funded then at a rate of interest not greater than 6 per cent.
 We hold, therefore, that deductions for interest on the notes in question for the years 1935 and 1936 should be allowed at the rate of 6 per cent. on their capital value as it existed at the time the annual return for income tax purposes was made, and not at 8 per cent., as allowed by the trial court.
 The return of the taxpayer made a difference between inter-company interest charged and received upon the open account. The trial court determined that the same rate should apply to both credits and debits, and we think this was proper.
 The trial court also held that management fees and engineering and surveying charges paid were proper deductions, and there was not sufficient evidence to show that the amounts so paid were excessive. We think that on the record its conclusion was correct.
 The court was also correct in its rulings in regard to interest upon customers’ deposits. Under the law, the taxpayer held these deposits as a trustee, and the amount, with interest at 8 per cent., would be payable to the customers, the liability being one which might be enforced at any time. The court found that some of the items deducted as interest on customers’ deposits were of a nature which imposed no liability on the taxpayer, but that there was no evidence enabling it to segregate these amounts from that which was a liability, and that, therefore, the commission was without authority to deny the deduction. We agree with this contention, and assume that in future years the commission will see that the proper evidence is obtainable on this point.
 The next items are deductions for the expenses of a rate case actually paid out by the taxpayer, and deductions made for the change-over expense from artificial to natural gas. These items were necessary
expenses of conducting the business of the taxpayer, and the evidence shows they were actually paid out by it. The deductions are clearly correct.
 The next item is deductions for additional assessments of federal income taxes and the interest thereon. It is admitted by the commission that the deductions for the federal tax itself is correct, but it contends that the interest on such taxes should not be allowed. This court has held that interest which a taxpayer must pay on delinquent taxes is not, in the true sense of the law, a tax but a penalty, and penalties for the violation of law are not properly deductible. The trial court properly allowed the one deduction and refused the other.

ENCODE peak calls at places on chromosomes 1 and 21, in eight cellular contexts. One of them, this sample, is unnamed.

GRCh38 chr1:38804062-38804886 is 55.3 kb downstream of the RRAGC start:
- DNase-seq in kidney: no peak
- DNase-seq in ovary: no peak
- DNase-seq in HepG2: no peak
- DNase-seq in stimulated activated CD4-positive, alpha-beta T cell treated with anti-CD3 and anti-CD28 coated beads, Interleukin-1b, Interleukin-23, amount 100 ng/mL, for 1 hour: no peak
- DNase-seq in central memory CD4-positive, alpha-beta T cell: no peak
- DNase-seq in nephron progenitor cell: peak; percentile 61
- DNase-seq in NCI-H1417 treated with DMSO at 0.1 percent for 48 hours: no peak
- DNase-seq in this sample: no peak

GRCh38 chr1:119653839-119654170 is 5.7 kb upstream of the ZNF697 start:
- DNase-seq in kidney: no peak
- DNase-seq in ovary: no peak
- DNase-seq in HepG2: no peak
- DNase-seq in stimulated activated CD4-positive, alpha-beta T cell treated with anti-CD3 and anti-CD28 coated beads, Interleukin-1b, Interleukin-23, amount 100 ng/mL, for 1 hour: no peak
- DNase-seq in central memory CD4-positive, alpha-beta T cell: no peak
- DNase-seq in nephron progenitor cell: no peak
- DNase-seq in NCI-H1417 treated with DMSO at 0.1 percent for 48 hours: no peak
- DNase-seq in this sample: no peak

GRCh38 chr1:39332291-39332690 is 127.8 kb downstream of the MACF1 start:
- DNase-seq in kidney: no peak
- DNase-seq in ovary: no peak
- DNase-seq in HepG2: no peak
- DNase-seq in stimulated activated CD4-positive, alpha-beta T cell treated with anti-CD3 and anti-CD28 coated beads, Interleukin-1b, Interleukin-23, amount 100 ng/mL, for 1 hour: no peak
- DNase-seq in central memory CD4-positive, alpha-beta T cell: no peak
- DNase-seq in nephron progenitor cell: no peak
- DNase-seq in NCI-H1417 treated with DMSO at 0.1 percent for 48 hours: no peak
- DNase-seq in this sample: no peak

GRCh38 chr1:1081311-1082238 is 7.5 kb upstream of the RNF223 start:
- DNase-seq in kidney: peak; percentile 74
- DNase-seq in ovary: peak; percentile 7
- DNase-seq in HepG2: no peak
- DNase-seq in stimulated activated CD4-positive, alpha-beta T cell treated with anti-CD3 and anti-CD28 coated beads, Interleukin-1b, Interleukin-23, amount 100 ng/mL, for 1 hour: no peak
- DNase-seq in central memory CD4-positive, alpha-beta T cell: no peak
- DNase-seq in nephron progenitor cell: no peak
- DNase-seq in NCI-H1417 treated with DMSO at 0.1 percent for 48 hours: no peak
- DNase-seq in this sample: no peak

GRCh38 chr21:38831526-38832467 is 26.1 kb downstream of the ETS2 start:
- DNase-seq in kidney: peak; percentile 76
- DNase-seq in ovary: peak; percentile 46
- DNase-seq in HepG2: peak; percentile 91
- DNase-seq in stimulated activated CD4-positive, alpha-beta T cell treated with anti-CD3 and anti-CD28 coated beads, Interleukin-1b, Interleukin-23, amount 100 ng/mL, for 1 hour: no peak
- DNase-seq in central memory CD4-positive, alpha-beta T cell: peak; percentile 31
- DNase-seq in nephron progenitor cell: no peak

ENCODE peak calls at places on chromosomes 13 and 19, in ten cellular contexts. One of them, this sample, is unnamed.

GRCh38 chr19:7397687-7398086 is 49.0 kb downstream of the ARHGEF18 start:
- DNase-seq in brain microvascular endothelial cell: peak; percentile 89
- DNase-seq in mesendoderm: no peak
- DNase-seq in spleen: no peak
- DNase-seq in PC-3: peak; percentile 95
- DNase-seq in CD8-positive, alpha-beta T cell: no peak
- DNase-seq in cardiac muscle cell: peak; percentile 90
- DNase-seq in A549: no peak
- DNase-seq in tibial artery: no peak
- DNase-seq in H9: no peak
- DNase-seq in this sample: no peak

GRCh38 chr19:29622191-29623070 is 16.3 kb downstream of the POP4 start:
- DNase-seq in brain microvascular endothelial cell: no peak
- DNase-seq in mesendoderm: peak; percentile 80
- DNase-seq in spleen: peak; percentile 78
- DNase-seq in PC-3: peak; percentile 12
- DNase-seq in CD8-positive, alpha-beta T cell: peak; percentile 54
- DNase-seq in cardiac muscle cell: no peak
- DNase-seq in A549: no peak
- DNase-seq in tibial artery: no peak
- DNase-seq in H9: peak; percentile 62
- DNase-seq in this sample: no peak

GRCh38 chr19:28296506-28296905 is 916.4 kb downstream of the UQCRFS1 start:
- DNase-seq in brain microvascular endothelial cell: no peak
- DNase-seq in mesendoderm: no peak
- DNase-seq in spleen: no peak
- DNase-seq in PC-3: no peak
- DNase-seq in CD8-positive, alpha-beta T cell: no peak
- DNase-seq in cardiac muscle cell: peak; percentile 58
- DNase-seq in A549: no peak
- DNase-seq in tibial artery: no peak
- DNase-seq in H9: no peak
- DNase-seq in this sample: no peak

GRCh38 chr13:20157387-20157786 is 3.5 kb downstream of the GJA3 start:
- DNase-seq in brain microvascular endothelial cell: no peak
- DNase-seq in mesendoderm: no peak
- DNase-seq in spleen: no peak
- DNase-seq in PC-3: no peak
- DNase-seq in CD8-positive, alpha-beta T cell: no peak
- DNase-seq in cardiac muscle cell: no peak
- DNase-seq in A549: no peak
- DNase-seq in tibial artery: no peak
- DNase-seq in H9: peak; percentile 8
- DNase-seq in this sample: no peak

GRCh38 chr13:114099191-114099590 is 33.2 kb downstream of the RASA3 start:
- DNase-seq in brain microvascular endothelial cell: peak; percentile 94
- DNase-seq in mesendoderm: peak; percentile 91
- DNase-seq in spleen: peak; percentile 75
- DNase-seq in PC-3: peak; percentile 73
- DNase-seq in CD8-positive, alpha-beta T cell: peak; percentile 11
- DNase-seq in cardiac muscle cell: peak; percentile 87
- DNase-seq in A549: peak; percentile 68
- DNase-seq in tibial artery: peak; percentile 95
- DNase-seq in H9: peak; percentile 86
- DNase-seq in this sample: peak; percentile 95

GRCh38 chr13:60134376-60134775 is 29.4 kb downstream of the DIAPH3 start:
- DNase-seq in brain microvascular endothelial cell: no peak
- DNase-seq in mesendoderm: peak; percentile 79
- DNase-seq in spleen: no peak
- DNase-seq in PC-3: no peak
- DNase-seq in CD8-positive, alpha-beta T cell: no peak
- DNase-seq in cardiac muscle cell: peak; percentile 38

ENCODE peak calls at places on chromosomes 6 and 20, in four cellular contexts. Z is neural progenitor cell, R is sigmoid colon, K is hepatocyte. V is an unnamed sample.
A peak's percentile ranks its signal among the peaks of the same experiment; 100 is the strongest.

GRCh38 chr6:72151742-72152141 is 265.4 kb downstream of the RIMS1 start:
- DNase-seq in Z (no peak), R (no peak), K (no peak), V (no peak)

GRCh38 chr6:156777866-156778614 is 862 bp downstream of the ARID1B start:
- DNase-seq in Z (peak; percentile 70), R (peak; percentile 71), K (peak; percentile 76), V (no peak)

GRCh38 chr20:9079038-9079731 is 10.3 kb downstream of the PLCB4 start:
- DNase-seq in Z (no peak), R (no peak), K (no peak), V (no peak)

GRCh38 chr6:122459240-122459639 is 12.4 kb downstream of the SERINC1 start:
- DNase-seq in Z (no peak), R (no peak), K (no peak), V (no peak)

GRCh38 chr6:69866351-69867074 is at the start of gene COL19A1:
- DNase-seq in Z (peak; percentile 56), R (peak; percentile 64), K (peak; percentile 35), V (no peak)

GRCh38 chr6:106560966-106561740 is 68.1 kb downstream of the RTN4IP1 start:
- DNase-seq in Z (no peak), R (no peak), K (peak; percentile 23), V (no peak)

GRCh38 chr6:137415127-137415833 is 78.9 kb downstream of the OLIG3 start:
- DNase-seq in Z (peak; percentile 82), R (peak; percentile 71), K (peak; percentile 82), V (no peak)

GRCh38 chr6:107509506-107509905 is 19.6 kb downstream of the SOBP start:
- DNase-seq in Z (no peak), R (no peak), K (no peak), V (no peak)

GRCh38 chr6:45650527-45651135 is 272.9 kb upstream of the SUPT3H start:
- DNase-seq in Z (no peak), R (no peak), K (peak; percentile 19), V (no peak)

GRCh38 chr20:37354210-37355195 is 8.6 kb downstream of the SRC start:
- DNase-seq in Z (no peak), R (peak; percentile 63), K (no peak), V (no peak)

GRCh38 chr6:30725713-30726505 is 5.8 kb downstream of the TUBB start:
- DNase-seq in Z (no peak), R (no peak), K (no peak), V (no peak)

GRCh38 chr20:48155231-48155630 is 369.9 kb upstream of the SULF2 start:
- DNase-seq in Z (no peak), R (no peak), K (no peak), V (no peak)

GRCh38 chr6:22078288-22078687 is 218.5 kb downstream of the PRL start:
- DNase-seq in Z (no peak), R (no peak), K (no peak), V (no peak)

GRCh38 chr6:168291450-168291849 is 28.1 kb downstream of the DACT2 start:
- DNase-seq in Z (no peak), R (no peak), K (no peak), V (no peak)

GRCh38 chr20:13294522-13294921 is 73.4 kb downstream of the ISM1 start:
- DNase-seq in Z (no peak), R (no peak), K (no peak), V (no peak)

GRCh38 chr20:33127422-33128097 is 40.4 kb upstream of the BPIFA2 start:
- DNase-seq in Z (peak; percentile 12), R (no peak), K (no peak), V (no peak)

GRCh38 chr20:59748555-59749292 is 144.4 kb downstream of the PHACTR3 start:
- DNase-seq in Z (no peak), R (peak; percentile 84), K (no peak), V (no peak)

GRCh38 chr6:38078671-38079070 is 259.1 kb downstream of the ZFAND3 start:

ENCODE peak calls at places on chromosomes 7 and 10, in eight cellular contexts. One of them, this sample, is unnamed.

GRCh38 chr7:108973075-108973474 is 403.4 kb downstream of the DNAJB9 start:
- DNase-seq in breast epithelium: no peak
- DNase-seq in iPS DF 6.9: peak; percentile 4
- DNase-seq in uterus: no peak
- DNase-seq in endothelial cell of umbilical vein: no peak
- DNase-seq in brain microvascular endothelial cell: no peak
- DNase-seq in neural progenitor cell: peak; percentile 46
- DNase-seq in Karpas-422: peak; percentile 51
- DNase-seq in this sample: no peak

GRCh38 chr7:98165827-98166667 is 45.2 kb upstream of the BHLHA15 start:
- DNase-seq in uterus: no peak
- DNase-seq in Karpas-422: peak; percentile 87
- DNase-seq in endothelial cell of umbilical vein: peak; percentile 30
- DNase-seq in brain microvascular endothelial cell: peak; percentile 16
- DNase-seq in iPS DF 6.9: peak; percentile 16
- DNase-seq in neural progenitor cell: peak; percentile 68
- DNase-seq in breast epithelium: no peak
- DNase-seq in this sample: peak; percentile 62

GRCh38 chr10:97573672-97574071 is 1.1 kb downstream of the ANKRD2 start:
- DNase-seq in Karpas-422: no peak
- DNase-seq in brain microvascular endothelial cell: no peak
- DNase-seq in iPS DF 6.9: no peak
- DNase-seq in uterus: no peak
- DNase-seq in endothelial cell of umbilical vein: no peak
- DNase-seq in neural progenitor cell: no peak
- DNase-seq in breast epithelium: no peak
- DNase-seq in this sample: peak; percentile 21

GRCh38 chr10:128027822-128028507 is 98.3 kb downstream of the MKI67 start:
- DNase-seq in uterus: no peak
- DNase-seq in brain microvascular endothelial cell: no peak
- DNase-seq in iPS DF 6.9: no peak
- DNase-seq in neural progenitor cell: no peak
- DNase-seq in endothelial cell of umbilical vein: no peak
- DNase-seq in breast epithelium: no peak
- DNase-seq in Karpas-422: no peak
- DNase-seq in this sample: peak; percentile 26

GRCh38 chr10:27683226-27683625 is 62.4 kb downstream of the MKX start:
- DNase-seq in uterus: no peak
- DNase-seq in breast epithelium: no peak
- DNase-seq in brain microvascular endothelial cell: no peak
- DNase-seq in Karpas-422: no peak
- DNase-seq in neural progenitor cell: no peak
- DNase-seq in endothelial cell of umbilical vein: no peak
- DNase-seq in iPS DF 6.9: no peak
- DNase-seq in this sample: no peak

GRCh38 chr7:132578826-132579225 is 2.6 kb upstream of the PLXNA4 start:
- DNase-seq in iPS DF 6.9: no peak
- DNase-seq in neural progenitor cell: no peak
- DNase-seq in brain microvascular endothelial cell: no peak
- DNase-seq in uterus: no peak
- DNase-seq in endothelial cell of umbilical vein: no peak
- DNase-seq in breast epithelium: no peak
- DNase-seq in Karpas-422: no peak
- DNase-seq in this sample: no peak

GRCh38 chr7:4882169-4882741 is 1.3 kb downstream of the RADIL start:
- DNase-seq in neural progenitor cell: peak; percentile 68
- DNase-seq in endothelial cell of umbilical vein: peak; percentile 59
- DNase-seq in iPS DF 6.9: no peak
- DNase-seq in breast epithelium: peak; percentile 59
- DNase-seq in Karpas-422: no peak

The last item is unexpended balance for customers’ contributions for extension. This refers to amounts which the taxpayer was in the habit of charging customers for extending service as requested. Under some circumstances utility companies allow these amounts to be refunded, under others do not. The court found the present taxpayer does not refund, and, therefore, concluded that this should be credited to the plant account and used to reduce the value of the property of the taxpayer which is subject to depreciation, but that depreciation could not be allowed on the unexpended balance itself, and ordered that a correction be made in that respect. This disposes of the various questions raised on this appeal.
The judgment of the trial court is affirmed in all respects, except as to the allowance of deductions of interest on notes, calculated at the rate of 8 per cent., and that portion of the judgment is reversed and remanded to the trial court with instructions to make the necessary correction by allowing deductions at the rate of 6 per cent.
ROSS, C.J., and McALISTER, J., concur.